thumbnail Figure 4.

Pre- and post-operative MR of case number 2. The improvement is evaluated quantitative (100% of filling of the lesion) and qualitative (decrease in T2 values, showing hyaline cartilage). (A) PDFS sagital imaging of the right hip showing the extensive zone of alteration of the signal and delamination in the anterosuperior quadrant of the acetabular articular surface. (B–D) T2 mapping of the same joint 15 months after the surgery and the morphological improvement of the chondral lining and practical normalization of T2 values.

Discussion

The microfracture technique has been extensively studied for a long time as a cost-effective and less invasive method for treatment of cartilage lesions, and became a gold standard of care especially for small full-thickness defects supported by the excellent early functional improvement. The microfracture technique depends on the stimulation of subchondral bone marrow by penetrations, which liberates undifferentiated stem cells, and a blood clot is formed in the defect which provides a supporting environment for the cartilage progenitor cells, and finally differentiates into stable fibrocartilage. But in the case of a large defect, the fibrocartilage patch becomes more unstable and more liable to detach because of clot retraction [7]. Long-term studies of patients treated with microfracture for knee cartilage defects showed a clear decline in the functional outcome after two years, although average knee function scores remain above preoperative levels. The reason for this functional deterioration can be related to poor filling volume of repair cartilage or the inferior wear characteristics of the fibrocartilaginous repair tissue resulting from marrow stimulation [14, 15]. In our series, functional outcomes showed an improvement of clinical outcomes but unlike the knee study, with a high filling volume in repair cartilage.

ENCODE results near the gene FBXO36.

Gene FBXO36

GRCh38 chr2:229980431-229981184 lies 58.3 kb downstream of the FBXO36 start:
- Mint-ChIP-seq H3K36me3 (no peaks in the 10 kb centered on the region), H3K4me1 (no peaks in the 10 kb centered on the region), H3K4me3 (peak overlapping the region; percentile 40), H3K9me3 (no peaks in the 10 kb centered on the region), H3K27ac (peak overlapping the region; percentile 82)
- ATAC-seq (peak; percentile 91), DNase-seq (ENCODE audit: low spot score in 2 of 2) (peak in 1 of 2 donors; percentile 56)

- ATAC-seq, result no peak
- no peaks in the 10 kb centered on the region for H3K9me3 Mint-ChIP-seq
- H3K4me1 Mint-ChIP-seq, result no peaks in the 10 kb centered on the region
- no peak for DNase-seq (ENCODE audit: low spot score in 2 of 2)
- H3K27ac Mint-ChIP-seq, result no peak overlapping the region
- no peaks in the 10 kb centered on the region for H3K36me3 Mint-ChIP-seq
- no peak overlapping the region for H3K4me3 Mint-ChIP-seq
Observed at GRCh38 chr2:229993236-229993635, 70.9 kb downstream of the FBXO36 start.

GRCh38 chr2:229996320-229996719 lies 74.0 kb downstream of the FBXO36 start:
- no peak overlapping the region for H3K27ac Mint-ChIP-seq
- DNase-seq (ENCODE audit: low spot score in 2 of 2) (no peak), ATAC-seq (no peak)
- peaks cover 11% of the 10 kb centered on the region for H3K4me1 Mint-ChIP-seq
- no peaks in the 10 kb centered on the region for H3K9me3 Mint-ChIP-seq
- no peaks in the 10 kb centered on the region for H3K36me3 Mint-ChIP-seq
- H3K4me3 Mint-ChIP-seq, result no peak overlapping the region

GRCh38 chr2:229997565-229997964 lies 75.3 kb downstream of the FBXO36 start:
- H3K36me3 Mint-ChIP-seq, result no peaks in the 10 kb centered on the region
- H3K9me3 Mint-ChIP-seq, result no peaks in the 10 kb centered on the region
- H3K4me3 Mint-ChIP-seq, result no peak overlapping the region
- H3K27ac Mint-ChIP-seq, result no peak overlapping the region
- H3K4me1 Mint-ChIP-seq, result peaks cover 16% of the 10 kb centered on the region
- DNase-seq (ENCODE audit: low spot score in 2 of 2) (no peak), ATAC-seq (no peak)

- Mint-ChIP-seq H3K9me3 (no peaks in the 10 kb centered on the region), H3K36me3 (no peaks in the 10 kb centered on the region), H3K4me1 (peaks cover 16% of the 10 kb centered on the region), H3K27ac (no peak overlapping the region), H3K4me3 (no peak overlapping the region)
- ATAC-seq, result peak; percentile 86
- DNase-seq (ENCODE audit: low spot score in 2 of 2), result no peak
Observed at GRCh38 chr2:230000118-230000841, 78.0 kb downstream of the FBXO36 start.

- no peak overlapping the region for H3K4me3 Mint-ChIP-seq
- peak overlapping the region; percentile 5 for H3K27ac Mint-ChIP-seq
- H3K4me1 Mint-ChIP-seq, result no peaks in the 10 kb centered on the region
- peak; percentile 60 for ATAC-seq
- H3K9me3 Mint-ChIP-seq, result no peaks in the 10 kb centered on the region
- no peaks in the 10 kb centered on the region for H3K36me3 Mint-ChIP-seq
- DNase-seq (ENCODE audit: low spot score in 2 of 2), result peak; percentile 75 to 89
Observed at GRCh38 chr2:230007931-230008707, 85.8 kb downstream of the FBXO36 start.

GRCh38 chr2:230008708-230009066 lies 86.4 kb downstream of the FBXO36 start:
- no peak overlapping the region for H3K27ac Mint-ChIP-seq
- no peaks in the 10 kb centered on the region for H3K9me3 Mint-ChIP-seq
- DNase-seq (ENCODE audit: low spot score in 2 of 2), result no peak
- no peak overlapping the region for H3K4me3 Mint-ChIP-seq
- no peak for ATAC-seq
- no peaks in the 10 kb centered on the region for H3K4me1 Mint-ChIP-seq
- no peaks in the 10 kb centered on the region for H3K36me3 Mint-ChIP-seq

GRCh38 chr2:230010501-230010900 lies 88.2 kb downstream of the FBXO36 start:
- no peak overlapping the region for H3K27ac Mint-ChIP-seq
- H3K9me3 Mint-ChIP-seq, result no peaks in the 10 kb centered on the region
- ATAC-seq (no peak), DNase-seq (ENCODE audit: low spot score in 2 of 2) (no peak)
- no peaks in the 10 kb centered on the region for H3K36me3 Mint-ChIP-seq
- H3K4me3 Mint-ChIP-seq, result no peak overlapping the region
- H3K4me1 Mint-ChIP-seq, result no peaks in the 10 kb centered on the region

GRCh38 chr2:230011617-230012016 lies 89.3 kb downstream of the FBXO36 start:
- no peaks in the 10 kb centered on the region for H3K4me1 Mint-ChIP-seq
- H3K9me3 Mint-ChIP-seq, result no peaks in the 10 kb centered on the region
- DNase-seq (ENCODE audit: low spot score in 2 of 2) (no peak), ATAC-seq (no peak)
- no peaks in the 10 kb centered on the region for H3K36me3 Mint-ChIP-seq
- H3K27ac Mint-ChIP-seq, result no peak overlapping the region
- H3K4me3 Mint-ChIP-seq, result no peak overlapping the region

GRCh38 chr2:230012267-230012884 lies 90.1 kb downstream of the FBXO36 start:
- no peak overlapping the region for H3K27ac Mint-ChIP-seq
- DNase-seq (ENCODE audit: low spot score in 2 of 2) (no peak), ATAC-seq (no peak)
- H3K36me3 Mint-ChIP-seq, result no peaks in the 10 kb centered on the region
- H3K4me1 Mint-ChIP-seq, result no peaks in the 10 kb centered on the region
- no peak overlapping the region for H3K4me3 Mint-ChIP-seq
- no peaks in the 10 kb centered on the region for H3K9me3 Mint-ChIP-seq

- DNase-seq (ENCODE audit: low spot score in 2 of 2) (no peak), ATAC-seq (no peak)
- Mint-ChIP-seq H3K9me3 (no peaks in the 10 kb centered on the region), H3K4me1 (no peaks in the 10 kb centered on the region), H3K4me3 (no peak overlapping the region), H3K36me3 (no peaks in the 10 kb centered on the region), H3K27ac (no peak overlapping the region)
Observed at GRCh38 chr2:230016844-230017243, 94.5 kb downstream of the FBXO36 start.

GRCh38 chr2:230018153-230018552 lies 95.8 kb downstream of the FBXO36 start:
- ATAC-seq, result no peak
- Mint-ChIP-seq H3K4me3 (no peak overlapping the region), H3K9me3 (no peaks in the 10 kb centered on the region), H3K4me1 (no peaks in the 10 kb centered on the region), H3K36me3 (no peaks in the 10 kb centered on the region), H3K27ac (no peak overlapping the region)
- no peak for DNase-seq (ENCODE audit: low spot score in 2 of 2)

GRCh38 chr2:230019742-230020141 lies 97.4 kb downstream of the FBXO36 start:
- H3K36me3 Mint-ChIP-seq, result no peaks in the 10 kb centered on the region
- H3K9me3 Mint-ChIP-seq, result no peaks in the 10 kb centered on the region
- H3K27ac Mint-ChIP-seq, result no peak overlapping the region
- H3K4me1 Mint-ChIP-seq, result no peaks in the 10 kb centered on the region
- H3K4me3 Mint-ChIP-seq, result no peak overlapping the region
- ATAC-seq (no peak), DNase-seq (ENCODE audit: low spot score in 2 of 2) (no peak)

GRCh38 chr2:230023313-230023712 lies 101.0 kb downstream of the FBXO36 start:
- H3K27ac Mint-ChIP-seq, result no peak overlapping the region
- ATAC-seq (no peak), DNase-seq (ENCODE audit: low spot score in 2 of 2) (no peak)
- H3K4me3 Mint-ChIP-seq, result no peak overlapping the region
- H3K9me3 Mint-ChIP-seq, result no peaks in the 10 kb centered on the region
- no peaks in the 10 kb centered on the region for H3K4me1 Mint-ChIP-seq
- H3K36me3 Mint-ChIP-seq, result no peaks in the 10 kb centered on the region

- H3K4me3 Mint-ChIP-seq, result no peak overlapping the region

Since the process of tissue repair depends on the organization of the initial blood clot, potentiating this clot by biological scaffold can increase the integrity of the repair tissue. Chitosan is a positively charged polysaccharide polymer that can adhere to the negatively charged tissue surfaces including cartilage, so it can be considered a biocompatible scaffold with negligible immunogenicity. Based on these experiments, animal studies were done to demonstrate the effect of the application of chitosan-based scaffold on the microfractured cartilage defect. It was concluded that the resultant repair tissue showed significant filling volume and proper integration into the surroundings, and there was an increase in the content of glycosaminoglycans, more organized collagen type II and higher cell density [7, 8].

A randomized controlled trial used BST-CarGel® as a scaffold material with microfracture to treat chondral lesions in the knee joint, and showed significant improvement in the quantity and quality of the repair cartilage at 12 months in patients with full-thickness cartilage lesions compared with microfracture treatment alone. Also, this study demonstrated that percent of filling (%fill) following BST-CarGel® treatment was not affected by the size of the lesion compared to lesions treated with microfracture alone which showed a decrease in %fill with increase in defect size. T2 relaxation time was used as a parameter to assess the quality of the repair cartilage and showed significant difference between BST-CarGel® treated cartilage and microfracture alone indicating improved quality of repair cartilage, although not yet at the level of normal cartilage [16]. Clinical improvement occurred in both groups of patients which was equivalent at 12 months and was significantly above the baseline. Furthermore, extension of this study for five years follow-up showed similar comparable results between the two groups as those of the first year regarding the repair cartilage quantity and quality by %fill and T2 relaxation time [9]. The more interesting finding in this extended trial is the equivalent functional outcome observed in both groups after five years measured by The Western Ontario and McMaster Universities Osteoarthritis Index (WOMAC) score although some parameters, such as higher baseline body mass indices (BMIs) and larger lesion volume, were against the BST-CarGel® treated patients while lower ages and shorter time from the onset of symptoms could be advantages for BST-CarGel®. Also, the study attributed the good functional outcome in patients treated with microfracture alone to the strictly obeyed rules and optimally performed steps of the technique.

Current standard diagnostic tools for the assessment of cartilage are characterized by a number of limitations – they are merely qualitative and user-dependent, thus limiting intra-method sensitivity, specificity, and reliability as well as intermethod comparability.